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IN PICTURES: A brief history of the TAG Heuer Carrera

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Fifty seven years since its creation in 1963, the Carrera is about to get a major makeover under TAG Heuer’s new chief executive Stephane Bianci. It is the perfect watch for today’s customers, combining a sporty aesthetic with clean lines and the sort of history that gets collectors’s pulses rising. Ahead of the full unveiling of the 2020 collection, WatchPro invited Jake Scatchard, son of Vintageheuer.com founder Jonathan to guide us through the life story of this racing chronograph.

The historical Carrera chronograph was born through Jack Heuer’s thirst for simplicity. Following the Second World War, the landscape for chronographs was dominated by those deployed in military circles.

Manufactured with spiral scales and artillery telemeters, Jack thought these cluttered dials were difficult to read. Experimentation with new inventions helped Jack pursue a clean and clear design for his own chronograph.

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By incorporating divisions in the outer crystal ring, he was able to maximise space on the dial and improve legibility. Rendering an outer bezel redundant, the Carrera adorned an innovative display which found value in dial clarity. The abundance of space on the dial allowed ample room for tachymeter or decimal scales if required.

The name ‘Carrera’ marked Heuer’s early infusion with motorsports. Meaning ‘competition at the highest level’, the name was inspired by the ‘Carrera Pan Americana’, the most notorious and challenging race of the 1950s.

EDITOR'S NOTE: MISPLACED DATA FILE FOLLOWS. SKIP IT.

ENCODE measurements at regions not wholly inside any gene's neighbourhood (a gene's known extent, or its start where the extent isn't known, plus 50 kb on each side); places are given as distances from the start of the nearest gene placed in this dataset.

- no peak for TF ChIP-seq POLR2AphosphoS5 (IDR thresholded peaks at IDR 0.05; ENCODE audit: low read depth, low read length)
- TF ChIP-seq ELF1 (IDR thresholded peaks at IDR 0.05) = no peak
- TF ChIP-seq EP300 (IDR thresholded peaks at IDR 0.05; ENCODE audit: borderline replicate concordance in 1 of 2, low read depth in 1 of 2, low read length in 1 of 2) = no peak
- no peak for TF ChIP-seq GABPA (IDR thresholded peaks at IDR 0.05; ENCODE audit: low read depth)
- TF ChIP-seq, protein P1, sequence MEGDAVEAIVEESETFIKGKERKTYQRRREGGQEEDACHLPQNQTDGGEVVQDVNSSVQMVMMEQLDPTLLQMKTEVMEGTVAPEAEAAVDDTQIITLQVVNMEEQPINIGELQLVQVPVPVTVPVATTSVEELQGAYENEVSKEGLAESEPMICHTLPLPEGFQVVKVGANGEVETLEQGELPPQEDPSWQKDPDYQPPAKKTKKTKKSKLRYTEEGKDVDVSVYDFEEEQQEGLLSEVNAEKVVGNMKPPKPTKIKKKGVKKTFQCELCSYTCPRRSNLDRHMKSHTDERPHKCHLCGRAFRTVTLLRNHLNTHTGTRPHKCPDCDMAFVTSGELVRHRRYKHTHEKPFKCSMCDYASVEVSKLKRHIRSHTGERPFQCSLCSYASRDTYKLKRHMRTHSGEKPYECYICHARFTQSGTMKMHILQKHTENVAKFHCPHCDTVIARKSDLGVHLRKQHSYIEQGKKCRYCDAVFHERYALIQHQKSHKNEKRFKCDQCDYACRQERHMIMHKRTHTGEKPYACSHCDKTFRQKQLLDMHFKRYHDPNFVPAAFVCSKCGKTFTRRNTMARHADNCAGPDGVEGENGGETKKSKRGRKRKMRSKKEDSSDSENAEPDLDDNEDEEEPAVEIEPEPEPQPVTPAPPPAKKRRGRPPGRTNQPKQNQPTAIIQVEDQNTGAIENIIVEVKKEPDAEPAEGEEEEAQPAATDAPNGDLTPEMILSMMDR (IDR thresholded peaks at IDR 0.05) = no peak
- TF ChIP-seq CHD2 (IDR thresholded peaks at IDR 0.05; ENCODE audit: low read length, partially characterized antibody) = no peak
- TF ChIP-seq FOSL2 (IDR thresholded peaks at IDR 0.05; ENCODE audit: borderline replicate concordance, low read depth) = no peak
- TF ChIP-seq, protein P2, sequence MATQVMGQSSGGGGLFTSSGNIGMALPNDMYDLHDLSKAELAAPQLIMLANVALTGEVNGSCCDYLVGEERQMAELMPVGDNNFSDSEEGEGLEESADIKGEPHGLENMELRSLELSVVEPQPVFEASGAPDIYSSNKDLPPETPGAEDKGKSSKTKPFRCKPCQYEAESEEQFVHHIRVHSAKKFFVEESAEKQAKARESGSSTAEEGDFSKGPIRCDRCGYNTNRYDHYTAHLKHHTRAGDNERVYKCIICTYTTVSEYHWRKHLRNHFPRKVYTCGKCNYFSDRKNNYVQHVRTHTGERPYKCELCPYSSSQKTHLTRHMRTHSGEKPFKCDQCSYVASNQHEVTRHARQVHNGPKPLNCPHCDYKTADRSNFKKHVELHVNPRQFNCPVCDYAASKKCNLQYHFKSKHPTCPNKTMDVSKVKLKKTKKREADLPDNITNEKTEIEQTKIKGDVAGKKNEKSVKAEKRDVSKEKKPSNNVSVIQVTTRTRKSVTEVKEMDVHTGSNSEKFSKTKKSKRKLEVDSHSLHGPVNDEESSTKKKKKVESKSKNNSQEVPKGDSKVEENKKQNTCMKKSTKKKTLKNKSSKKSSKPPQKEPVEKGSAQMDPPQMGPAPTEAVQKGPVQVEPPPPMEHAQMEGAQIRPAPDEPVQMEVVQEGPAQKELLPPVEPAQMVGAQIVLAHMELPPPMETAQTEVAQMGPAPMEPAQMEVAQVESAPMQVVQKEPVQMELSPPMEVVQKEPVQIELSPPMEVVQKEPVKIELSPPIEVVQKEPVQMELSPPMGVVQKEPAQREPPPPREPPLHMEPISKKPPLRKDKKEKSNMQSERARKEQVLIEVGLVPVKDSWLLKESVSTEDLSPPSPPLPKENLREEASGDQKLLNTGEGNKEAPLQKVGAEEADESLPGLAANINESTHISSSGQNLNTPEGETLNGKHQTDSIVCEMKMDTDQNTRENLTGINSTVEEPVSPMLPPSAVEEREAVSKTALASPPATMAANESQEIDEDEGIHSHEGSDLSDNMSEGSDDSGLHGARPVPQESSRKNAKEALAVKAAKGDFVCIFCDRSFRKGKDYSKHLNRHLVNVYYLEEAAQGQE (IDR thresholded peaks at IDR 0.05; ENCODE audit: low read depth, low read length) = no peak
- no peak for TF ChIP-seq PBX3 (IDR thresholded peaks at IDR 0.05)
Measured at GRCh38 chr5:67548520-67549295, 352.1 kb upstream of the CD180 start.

Like the watch itself, the ‘Carrera’ name was simple and easily recognizable. ‘Carrera’ was later adopted by Porsche and given to their most successful and iconic automobile to date. This only further strengthened the bridge between Jack Heuer’s two passions: watches and motorsport.

Upon the release of the Carrera, the Heuer brand had been revitalised under its new CEO. A refreshing break from styles of the time, Heuer’s newest chronograph was a huge success. The brand became known worldwide in the 1960s for exclusively producing chronographs, with the Autavia (1962), the Carrera (1963) and the Camaro (1969) marking the most innovative decade in Heuer’s 160-year lifetime.

The iconic model would soon move daringly into new territory. Until Jack Heuer’s departure from the company in 1982, the Carrera would adorn a flamboyant range of colours and bolder case designs. Despite the Carrera’s near 20-year tenure as Heuer’s most beloved timepiece, its name would soon depart from the brand alongside its creator following Techniques d’Avant Garde’s (‘TAG’) takeover of Heuer in 1985.

 

 

Following a 15-year hiatus from the TAG Heuer catalogue, the new millennium saw the release of a small collection of ‘re-issue’ models to pay homage to the first generation Carrera. The success of this re-issue series, especially in today’s vintage market, proves that some designs remain timeless and forever cult. The demand for first generation Carreras has driven prices for the rarest examples in excess of £25,000 in recent years. Thus, the Carrera stands comfortably beside such giants as the Omega Speedmaster, Breitling Navitimer and Rolex Daytona as one of the greatest chronographs ever made.

In 2020, the pioneering design rears its head once more. Celebrating the brand’s 160 years of history, the TAG Heuer Carrera 160 Years Silver Limited Edition was announced in January. Limited to just 1860 pieces, this tribute to the legendary Carrera 2447S is due to be released this summer.

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Tags : carreraTag HeuerVintageheuer.com
Rob Corder

The author Rob Corder